The famous crooked E appeared on our cover in February 2002, two months after Enron filed for the largest Chapter 11 bankruptcy in U.S. history (subsequently topped by the WorldCom and Lehman Bros. failures). It was a shockingly swift fall for the nation’s seventh-largest company, whose stock peaked at $90 in August 2000. In October 2001 Enron was forced to unwind off-balance-sheet partnerships devised by CFO Andrew Fastow to keep hundreds of millions of dollars in debt off its books, contributing to a $1.2 billion reduction in shareholder equity. In November, Enron restated its financial statements for the previous five years to account for $586 million in losses; in December it was bankrupt. Fastow, CEO Jeffrey Skilling, and audit firm Arthur Andersen were convicted on felony charges. (February 2002)
The spectacular meltdown of Enron led to passage of the landmark Sarbanes-Oxley Act of 2002, which, among other things, created the Public Company Accounting Oversight Board, limited auditor and analyst conflicts of interest, and required public companies to establish and test internal controls over financial reporting (the onerous Section 404). It was the price tag for compliance with the latter that gave CFOs like EMC’s Bill Teuber a bad case of sticker shock. (September 2003)
The corporate accounting scandals of the early 2000s gave rise not only to new regulation but also to shareholder activism, as shareholder proposals mounted and investors withheld support for board nominations. Over half of finance chiefs surveyed by CFO during the 2004 proxy season said that activists such as the California Public Employees’ Retirement System and proxy-services firm Institutional Shareholder Services (ISS special counsel Patrick McGurn was featured on our cover) had gone too far in their quest to improve corporate governance. (September 2004)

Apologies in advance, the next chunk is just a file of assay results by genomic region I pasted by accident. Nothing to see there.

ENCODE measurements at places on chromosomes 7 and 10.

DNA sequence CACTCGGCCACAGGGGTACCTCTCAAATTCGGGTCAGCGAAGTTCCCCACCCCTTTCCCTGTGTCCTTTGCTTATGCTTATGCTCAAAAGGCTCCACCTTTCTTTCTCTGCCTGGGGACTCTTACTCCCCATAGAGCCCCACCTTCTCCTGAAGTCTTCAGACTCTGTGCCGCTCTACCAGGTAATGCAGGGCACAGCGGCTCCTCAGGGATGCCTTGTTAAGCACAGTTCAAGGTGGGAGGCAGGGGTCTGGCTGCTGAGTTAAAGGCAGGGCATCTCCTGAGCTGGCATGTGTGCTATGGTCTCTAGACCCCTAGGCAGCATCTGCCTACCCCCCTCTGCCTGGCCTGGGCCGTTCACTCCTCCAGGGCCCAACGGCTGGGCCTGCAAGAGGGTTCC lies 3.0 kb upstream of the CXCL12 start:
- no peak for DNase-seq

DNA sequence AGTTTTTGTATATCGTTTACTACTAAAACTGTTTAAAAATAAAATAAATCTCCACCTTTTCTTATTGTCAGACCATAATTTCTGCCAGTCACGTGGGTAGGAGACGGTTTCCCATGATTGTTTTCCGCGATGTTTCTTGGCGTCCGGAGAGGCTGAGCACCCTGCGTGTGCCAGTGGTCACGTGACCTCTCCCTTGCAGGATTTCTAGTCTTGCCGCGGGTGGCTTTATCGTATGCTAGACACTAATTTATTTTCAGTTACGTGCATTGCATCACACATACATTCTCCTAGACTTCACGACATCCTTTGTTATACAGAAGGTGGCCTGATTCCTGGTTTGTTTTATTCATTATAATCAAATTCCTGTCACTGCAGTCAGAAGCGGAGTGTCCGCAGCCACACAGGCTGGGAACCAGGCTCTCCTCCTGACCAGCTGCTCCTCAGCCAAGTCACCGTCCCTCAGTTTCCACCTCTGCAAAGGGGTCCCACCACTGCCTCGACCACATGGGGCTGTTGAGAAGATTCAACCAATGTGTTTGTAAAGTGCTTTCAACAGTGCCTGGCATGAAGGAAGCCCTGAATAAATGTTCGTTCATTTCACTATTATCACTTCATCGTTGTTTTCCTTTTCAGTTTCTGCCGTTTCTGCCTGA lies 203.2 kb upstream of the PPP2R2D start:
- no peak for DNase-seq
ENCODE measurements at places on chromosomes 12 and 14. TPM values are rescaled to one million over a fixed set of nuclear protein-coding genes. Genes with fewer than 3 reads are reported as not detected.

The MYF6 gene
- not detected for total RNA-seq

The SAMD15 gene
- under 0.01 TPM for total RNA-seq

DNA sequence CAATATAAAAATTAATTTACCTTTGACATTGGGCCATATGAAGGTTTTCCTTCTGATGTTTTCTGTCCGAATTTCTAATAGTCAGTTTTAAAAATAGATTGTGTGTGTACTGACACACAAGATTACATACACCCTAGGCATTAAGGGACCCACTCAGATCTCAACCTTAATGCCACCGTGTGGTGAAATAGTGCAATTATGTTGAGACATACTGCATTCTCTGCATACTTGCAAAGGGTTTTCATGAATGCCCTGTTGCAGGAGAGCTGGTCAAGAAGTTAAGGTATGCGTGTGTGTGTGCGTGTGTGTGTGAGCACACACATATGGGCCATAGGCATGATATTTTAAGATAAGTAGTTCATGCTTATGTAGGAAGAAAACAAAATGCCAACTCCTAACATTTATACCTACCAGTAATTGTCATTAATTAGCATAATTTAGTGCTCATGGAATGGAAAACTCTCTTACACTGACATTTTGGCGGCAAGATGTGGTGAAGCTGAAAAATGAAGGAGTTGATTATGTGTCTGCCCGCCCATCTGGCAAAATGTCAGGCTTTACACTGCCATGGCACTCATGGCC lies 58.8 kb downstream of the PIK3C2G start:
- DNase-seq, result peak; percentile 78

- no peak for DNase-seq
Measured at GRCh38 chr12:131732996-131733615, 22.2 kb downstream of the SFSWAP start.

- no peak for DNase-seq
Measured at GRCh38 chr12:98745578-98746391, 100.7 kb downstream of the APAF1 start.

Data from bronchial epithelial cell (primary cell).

So close, and yet so far. When we showed FASB chairman Robert Herz and International Accounting Standards Board chairman Sir David Tweedie sitting back-to-back in 2005, the convergence of U.S. generally accepted accounting principles and international financial reporting standards seemed just a matter of time. The differences were “being eliminated faster than anyone, even Herz or Tweedie, could have imagined,” we reported. Today, although many FASB and IASB rules have been harmonized, convergence has ground to a halt. (December 2005)
In the fall of 2008, following the bankruptcy of Lehman Bros., the nation’s financial system fell into a deep freeze. The federal government rushed to the rescue with programs like the Troubled Asset Relief Program and the Term Asset-Based Securities Loan Facility, injecting hundreds of billions of dollars into the banking system. But as it happened, most of the money sat in the banks’ coffers. Most respondents to our survey of CFOs in our story “The Big Freeze” said they saw no evidence that the government’s bailout measures had improved credit conditions. (March 2009)
“I never would have envisioned having to worry about the financial strength of my bank group,” said a finance chief in our 2009 cover story, “Hard Lessons.” But that and many other things changed as a result of the financial crisis. Among the lessons CFOs learned were to monitor cash inflows and outflows more closely; keep higher levels of cash on hand; make more-frequent forecasts and shorten planning horizons; strengthen contingency planning; and keep a closer eye on customer credit. (September 2009)